20 February, 2011
Three domes in the courtyard. (part IX in the series about the Grand Mosque of Damascus)
1. Qubbat al-Khazna (‘the dome of the treasury’)
It stands on eight Roman columns topped by capitals, which probably date from the 2nd century AD. The octagonal treasury building was built in 788 AD to house the mosque's treasures. It is covered with 13th and 14th century mosaics and has a domed roof. Its purpose was to accommodate the treasury of the Muslim State.
2. Dome of the clocks (‘Zein al-Abidin Dome’)
Zein al-Abidin Dome on the eastern side is also supported by eight columns. The presence of the clocks was a general and usual phenomenon as it was used to make people know the times of prayer. The Dome of the Clocks was built in the 18th century to counterbalance the older Dome of the Treasury at the other end of the courtyard. It was used to store the mosque's clocks. It is a fairly plain and simple structure.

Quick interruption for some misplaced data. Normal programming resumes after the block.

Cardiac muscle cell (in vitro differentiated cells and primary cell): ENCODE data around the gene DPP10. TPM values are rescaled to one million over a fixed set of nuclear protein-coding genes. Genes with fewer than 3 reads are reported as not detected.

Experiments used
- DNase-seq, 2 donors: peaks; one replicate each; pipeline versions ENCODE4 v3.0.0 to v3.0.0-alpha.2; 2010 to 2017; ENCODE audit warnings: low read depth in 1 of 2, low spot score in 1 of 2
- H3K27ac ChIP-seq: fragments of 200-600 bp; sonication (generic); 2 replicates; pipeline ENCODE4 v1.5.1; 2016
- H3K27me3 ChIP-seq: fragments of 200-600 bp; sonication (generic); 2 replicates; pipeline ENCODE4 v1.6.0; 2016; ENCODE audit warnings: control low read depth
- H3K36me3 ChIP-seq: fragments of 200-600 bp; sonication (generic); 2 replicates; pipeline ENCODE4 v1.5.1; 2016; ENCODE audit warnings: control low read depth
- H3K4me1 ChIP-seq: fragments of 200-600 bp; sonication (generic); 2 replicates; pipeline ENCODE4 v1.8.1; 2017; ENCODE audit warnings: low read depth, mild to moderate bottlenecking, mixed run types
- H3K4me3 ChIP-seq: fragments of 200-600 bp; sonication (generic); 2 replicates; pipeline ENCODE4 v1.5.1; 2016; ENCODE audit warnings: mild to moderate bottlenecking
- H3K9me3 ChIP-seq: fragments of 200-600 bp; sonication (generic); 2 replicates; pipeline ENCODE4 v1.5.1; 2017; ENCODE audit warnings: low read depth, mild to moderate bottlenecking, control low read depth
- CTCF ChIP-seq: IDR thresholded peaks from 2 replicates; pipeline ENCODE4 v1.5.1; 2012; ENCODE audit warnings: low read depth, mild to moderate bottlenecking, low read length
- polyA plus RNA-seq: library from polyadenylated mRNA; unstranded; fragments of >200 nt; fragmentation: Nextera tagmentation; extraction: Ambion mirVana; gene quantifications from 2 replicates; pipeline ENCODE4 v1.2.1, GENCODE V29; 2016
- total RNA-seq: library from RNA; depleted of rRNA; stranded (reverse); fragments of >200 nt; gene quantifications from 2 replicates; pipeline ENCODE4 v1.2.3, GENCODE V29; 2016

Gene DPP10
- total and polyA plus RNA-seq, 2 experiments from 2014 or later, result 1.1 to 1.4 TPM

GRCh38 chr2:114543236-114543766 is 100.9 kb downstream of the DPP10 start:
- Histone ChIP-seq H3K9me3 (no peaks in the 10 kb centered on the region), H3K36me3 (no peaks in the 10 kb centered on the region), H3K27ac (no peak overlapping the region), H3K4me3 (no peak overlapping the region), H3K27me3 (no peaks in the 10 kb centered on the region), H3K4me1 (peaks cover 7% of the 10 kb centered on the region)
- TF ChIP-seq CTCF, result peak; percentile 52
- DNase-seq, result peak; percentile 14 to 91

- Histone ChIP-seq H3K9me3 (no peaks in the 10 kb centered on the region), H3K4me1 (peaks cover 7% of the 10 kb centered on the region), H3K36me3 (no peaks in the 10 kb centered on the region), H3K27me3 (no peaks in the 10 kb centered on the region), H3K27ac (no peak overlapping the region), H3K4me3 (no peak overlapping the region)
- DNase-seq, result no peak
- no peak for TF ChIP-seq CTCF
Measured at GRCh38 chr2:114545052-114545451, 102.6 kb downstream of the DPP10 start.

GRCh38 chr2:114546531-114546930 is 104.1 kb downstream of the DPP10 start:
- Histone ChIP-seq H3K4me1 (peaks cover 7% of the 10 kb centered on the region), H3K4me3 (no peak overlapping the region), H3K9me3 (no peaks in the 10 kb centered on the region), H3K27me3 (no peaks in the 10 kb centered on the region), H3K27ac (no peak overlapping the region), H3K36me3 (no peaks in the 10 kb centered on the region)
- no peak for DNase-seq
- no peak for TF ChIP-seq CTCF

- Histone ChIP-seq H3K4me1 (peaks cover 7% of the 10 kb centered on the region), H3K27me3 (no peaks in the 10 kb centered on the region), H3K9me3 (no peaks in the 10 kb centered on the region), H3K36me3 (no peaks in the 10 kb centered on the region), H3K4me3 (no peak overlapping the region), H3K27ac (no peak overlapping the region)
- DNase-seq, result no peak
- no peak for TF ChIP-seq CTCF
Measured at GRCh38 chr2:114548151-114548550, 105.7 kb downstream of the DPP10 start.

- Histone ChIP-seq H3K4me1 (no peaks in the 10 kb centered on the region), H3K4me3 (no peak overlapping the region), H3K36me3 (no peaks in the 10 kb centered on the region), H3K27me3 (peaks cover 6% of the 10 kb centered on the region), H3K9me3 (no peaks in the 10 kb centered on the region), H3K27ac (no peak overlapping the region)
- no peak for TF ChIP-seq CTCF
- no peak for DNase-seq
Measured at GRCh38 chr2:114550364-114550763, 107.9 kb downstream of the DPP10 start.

3. Ablutions fountain.
The centrepiece of the Umayyad Mosque's courtyard, flanked by the Dome of the Treasury to the west and the Dome of the Clocks to the east, is the Ablutions Fountain, which was built to provide a clean supply of water for the obligatory pre-prayer wash. It has a wooden-balustraded balcony and a metal, domed roof above it.